What do I mean? As a child, I was notorious for eating one thing at a time. I’d eat all my chicken first, then my bread, then my peas, then I might take a few sips of my tea at the end of the meal. As a teenager, I distinctly remember forcing myself to eat a bite of each thing on my plate and to sip on my drink between bites so that my eating habits wouldn’t look so odd. Apparently, my parents didn’t think it was odd to eat just one thing at a time. I never remember them trying to correct or change me. But someone must have said something to make me become self-conscious.

What does that say about me? Am I destined to gobble my favorite tasks all up before I move on to the next one? Will I never be able to have a balanced, healthy day of doing a little bit of each task so that I feel like I’ve accomplished something in each area that day?

Seriously, folks, I am NOT making this stuff up. As a matter of fact, after I wrote my post, I began to wonder if anyone had done any research on this. Turns out they have. I found an article on the Huffington Post regarding this very phenomenon. I just discovered that I'm an Isolationist, even though I trained myself to eat a bit of everything on my plate, it’s not my nature. Wow, there's a name for that? lol

But get this...

Even more amazing is the description of an Isolationist regarding other areas of a person's life. It’s like these people used ME as their guinea pig for their research. Fascinating!

The Isolationist

Read the entire article here:
Huffington Post, 10/08/15

Also, for a more in-depth look at the different eating habits, read this article.

So, if you’re still with me on this wild and crazy zigzag of a post, let’s get down to the nitty-gritty. It’s okay to eat one thing at a time. And when possible, it's okay to finish one task before you go on to the next. There’s nothing wrong with spending days working on taxes/ social media/ cooking/ cleaning/ gardening/ day job, etc., and not even looking at your manuscript. But you still have to carve out big chunks of time to write if you want to get it done. I'm not giving you a license to procrastinate! If you're an isolationist, you might very well go dark for four or five days at a time to do nothing except write, especially if the deadline is looming. :)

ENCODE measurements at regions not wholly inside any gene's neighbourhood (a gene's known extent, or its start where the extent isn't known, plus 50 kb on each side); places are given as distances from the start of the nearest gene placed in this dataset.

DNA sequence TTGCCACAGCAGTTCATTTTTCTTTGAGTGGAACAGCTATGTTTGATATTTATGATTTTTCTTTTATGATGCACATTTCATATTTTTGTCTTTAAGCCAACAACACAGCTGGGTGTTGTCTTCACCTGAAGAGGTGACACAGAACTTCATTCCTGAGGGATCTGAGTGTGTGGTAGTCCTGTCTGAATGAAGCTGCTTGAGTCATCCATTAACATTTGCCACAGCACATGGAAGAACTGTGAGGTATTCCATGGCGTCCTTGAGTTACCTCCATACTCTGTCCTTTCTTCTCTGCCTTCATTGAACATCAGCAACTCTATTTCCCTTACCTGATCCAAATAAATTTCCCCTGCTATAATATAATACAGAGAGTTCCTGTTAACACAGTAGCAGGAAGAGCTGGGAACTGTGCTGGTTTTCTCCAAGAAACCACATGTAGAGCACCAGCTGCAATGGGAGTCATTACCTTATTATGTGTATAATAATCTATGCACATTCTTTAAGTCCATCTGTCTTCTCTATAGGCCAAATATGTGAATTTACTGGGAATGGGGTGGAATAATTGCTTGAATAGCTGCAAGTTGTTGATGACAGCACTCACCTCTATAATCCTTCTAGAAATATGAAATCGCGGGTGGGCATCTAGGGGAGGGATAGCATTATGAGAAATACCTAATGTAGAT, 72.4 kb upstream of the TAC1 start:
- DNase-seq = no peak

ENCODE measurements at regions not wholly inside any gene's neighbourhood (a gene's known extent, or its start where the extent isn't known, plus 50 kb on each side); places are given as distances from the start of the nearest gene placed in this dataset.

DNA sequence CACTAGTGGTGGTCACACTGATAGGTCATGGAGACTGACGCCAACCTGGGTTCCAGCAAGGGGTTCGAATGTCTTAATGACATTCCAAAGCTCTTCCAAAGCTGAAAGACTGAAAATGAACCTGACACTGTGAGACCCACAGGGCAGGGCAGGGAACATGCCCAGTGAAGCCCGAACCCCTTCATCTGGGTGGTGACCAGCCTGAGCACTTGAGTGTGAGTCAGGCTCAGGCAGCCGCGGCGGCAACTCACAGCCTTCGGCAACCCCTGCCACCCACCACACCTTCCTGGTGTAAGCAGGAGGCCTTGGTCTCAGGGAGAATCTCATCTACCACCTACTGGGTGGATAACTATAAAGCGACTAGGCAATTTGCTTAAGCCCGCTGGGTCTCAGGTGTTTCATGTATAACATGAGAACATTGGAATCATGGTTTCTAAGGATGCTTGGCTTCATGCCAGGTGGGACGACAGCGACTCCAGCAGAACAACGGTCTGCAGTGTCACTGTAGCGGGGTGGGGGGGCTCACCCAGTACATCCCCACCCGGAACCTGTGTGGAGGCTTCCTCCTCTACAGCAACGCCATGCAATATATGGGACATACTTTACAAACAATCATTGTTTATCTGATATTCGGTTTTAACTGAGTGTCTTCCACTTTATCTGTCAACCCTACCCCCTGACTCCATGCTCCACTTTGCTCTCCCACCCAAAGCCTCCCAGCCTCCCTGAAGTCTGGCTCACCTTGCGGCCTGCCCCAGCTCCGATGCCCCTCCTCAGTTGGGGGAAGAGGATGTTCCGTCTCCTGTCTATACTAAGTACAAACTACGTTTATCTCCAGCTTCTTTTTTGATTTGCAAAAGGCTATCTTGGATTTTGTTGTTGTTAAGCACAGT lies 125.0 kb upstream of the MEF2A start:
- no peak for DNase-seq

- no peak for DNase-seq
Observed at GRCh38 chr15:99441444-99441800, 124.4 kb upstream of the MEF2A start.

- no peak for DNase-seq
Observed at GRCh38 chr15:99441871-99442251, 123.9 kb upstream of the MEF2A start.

Having said that, we know that a novel can’t be written in one sitting (aka one meal) before we move on to something else. Apparently my nature is to write in marathon chunks that unfortunately include burning the midnight oil instead of short spurts of 1K every morning, as much as I would love to do that every day. That’s not to say that I can't be more intentional meeting that 1K a day goal. I changed my own eating habits, didn't I? Knowing why and how my brain operates is half the battle.

Are you an isolationist? If so, do you also have a “disciplined and border-line stubborn tendency to complete one task before moving on to another?”

CBA Bestselling author PAM HILLMAN was born and raised on a dairy farm in Mississippi and spent her teenage years perched on the seat of a tractor raking hay. In those days, her daddy couldn't afford two cab tractors with air conditioning and a radio, so Pam drove an Allis Chalmers 110. Even when her daddy asked her if she wanted to bale hay, she told him she didn't mind raking. Raking hay doesn't take much thought so Pam spent her time working on her tan and making up stories in her head. Now, that's the kind of life every girl should dream of.